Interstellar Travel

The most important part of writing science fiction is laying down a set of rules which stays constant throughout the book. In A Fire Upon the Deep (aFUtD), there was hyperwave, anti-gravity, hyperspace, and the Zones. In The Mote in God’s Eye (tMiGE), there were only two pieces of technology which violated physics: the Alderson Drive and Langston Field. Each was defined very clearly. Nothing is more infuriating than when an author saves the day with a previously undisplayed loophole.

Cover of A Fire Upon the Deep

The interesting thing about tMiGE is the interstellar travel. Scifi authors usually couple FTL travel with FTL communications; in tMiGE, the only way to send a message to another star system in a timely manner is to send a messenger ship. In addition, jumps between systems can only be made from specific points within each system, determined by the mass of the star and the arrangement of surrounding systems. aFUtD uses a similarly interesting, but completely different, device. Starships in the Beyond make micro-jumps, instantaneously jumping between two points in space and then calculating the next jump. This means that to go faster you just need more computing power. Systems built for different regions of the Beyond work differently; a bottom-lugger isn’t as fast as a state-of-the-art battleship except close to the Slow Zone.

In the fictional world I’ve been developing through a short story, interstellar travel is also interesting. Like tMiGE, the only way to go faster than light is with a spaceship. In my universe, ships have a minimum size requirement; messenger probes are out of the question. An interstellar drive has two parts: the ring, and the spikes. The ring manipulates space, flattening the local regions of the universe around the ship. While in theory a ring could be any size (bigger rings make bigger fields in a not quite linear fashion), it would lack control and have a tendency to fall into gravity fields. That’s why a ship needs spikes. Spikes are long, thin sensors that monitor the properties of the universe in small regions of space. They help the ring avoid massive bodies, correct for small spatial inconsistencies, and deactivate in the correct place. The more spikes a ship has, the safer and more precise it is. The higher quality a ring a ship has, the faster it can go. A ship that was too small wouldn’t be able to avoid planetary bodies or have a large enough detection field to navigate in flattened space. Ok, so maybe there is a little bit of Handwavium. But not THAT much.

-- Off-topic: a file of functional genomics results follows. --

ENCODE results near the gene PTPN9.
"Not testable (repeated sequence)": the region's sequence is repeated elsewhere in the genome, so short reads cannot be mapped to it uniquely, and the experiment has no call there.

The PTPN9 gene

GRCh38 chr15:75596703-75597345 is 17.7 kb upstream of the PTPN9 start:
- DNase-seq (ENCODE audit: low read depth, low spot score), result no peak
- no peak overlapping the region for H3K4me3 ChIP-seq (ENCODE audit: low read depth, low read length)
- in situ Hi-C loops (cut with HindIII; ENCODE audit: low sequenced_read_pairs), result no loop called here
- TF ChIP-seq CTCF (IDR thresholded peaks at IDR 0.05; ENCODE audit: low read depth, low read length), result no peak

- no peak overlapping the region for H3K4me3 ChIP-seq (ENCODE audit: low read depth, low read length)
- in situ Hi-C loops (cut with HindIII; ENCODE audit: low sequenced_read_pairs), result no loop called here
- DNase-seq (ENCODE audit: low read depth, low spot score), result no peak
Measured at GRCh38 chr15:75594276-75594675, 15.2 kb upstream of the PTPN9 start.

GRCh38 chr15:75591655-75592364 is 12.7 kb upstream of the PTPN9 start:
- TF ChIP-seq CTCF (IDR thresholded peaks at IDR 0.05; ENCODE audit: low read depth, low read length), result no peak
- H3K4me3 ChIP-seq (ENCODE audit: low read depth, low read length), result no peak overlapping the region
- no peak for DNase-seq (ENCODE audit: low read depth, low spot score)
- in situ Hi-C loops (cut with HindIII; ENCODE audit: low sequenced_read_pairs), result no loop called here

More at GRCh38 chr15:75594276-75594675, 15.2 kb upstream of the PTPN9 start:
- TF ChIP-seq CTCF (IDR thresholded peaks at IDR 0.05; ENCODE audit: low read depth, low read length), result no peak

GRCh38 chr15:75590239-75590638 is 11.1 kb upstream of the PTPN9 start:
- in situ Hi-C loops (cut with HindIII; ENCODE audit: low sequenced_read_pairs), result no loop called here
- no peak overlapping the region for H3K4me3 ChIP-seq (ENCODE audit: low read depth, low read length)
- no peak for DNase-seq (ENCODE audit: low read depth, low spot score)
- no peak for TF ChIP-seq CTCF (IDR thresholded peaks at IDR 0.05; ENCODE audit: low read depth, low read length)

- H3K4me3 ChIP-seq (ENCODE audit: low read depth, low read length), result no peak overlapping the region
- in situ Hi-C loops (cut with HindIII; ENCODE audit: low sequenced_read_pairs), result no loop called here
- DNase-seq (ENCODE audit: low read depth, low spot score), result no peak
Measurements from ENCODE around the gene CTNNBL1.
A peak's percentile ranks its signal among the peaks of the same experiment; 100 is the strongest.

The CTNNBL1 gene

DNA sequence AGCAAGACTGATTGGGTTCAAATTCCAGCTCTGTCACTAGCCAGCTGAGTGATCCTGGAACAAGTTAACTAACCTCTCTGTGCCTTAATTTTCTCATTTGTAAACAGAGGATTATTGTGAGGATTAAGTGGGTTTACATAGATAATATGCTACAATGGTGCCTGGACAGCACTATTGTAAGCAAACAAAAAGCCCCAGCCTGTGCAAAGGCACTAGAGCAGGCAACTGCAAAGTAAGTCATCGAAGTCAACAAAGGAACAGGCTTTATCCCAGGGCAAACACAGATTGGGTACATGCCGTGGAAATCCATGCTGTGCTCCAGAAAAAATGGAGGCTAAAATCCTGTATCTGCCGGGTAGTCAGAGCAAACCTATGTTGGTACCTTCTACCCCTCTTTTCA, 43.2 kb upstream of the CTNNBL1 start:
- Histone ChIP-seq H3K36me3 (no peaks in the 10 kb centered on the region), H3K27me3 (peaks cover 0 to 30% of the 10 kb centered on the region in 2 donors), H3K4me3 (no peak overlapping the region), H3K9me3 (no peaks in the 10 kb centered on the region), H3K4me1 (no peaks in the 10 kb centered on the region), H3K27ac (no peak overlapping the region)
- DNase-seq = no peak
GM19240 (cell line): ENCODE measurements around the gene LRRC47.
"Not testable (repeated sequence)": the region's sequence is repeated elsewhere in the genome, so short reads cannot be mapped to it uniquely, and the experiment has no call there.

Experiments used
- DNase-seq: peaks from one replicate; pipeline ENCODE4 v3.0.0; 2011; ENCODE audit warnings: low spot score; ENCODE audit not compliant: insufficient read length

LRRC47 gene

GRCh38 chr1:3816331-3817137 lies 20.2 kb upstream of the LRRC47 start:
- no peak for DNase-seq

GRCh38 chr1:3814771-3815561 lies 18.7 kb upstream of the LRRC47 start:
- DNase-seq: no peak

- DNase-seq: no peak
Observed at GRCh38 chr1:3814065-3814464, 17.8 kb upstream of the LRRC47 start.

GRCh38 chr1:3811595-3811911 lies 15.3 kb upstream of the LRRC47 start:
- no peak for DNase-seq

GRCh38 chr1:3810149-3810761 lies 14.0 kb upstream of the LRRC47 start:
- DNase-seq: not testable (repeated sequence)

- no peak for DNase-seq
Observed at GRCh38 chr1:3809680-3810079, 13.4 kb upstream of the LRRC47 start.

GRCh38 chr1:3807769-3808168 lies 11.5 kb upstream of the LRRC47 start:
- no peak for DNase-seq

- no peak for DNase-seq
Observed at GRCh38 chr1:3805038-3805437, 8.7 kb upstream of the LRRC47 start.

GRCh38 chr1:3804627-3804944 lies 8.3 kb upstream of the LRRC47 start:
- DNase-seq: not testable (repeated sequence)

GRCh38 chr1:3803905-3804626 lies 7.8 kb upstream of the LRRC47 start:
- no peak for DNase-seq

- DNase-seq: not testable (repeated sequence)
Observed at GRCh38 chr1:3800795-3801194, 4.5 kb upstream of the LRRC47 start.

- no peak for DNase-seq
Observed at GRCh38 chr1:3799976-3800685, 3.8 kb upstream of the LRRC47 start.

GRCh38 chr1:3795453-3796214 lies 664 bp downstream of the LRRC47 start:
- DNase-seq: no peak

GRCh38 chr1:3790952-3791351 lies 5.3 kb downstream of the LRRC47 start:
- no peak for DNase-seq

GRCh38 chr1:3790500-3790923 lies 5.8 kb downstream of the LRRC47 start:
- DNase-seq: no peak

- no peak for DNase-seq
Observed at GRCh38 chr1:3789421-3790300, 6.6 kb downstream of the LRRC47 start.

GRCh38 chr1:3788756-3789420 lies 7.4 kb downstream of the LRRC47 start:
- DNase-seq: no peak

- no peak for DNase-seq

You may be wondering: if the spikes hold sensors, why not just make a bigger spacecraft and imbed the sensors within the hull? Good question, reader. The answer is: you could. That is, if you are filthy rich. Rich people sometimes drive crazy cars and build crazy buildings, so certainly some people would make stylish spacecraft. At the end of the day, though, your spaceship is still occupying the same volume of space. It uses more sensors (unless you want minute pockets within your spaceship to expand and explode), and it only gives so much more interior space. It masses more, which means more energy or fuel to boost it through regular space. Spaceships aren’t like cars, either. Stylish lines are going to count for very little; even space stations don’t have windows, and nobody uses video to navigate. The result is that most spaceships are spheres inside a forest of spikes. Not very romantic, is it?

Mass is going to be the limiting factor on spaceship size. Unless you have very expensive spikes, you are still going to redimensionalize hundreds of thousands of miles from your target. You need some sort of in-system propulsion system. Since it is impractical to put a high-powered propulsion system aboard an already too-small ship, most spaceships would use local services: tugboats. Even obscure areas could afford one or two spacecraft with excellent traditional drives that can ferry interstellar craft around in cubic space. This also solves the problem of giving interstellar craft big dangerous drives that create exhaust. Except for military ships, redimensionalizing craft wouldn’t run the risk of toasting someone behind them. Military ships would be the exception; your enemies aren’t going to help you invade their system, so you need your own engines. On the other hand, military ships would be significantly different already. Most attack ships would be gigantic; they need to carry ship-board weapons, planetary craft, and a propulsion system. Military ships also carry prized interstellar equipment; governments are going to outfit their fleet with the finest rings and spikes.

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